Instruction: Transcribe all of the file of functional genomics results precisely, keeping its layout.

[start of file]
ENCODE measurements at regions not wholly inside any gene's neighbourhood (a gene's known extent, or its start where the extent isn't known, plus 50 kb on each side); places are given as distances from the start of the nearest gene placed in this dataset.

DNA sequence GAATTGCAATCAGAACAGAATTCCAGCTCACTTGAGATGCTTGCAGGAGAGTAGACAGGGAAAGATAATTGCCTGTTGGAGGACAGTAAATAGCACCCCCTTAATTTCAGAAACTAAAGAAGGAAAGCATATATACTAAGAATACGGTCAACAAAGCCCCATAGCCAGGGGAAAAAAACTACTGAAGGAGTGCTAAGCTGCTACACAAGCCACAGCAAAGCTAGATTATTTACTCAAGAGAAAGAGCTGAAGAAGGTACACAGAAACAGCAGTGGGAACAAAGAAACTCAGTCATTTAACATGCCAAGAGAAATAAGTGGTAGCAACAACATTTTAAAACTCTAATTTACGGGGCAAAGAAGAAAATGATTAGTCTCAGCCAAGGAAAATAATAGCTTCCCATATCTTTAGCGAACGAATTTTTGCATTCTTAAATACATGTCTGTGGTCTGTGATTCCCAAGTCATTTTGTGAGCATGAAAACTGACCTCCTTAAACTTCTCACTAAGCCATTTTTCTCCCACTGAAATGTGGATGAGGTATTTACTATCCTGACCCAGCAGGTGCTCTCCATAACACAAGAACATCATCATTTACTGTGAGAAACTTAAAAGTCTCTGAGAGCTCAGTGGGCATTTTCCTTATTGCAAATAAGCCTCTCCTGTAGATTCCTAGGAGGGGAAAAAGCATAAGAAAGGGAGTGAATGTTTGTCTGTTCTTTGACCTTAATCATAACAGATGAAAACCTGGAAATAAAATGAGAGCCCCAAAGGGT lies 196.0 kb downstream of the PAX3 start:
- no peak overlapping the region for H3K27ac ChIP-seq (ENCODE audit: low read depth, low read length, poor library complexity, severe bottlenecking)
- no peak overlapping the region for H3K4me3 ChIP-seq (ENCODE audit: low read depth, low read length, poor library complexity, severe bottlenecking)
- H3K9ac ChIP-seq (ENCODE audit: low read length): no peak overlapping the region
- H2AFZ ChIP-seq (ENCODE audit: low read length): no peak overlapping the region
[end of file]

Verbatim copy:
ENCODE measurements at regions not wholly inside any gene's neighbourhood (a gene's known extent, or its start where the extent isn't known, plus 50 kb on each side); places are given as distances from the start of the nearest gene placed in this dataset.

DNA sequence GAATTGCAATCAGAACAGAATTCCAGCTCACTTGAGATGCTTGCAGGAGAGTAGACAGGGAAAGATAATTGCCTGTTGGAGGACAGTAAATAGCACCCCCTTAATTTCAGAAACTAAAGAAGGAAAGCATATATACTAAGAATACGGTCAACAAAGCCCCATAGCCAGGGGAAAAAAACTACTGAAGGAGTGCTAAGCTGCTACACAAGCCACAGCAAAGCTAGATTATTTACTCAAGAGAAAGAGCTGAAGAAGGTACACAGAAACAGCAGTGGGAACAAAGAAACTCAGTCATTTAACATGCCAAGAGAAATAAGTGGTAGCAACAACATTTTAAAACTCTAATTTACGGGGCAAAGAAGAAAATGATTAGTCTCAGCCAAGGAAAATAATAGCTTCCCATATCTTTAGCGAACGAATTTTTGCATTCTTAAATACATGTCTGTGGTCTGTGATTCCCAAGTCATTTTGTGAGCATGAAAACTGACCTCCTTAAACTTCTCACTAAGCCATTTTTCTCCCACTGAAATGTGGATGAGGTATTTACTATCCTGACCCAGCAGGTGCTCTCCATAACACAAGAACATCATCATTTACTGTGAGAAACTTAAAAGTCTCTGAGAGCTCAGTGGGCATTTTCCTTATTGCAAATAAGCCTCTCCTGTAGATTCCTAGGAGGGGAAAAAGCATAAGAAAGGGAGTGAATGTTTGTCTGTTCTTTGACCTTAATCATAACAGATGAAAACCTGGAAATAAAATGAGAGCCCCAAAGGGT lies 196.0 kb downstream of the PAX3 start:
- no peak overlapping the region for H3K27ac ChIP-seq (ENCODE audit: low read depth, low read length, poor library complexity, severe bottlenecking)
- no peak overlapping the region for H3K4me3 ChIP-seq (ENCODE audit: low read depth, low read length, poor library complexity, severe bottlenecking)
- H3K9ac ChIP-seq (ENCODE audit: low read length): no peak overlapping the region
- H2AFZ ChIP-seq (ENCODE audit: low read length): no peak overlapping the region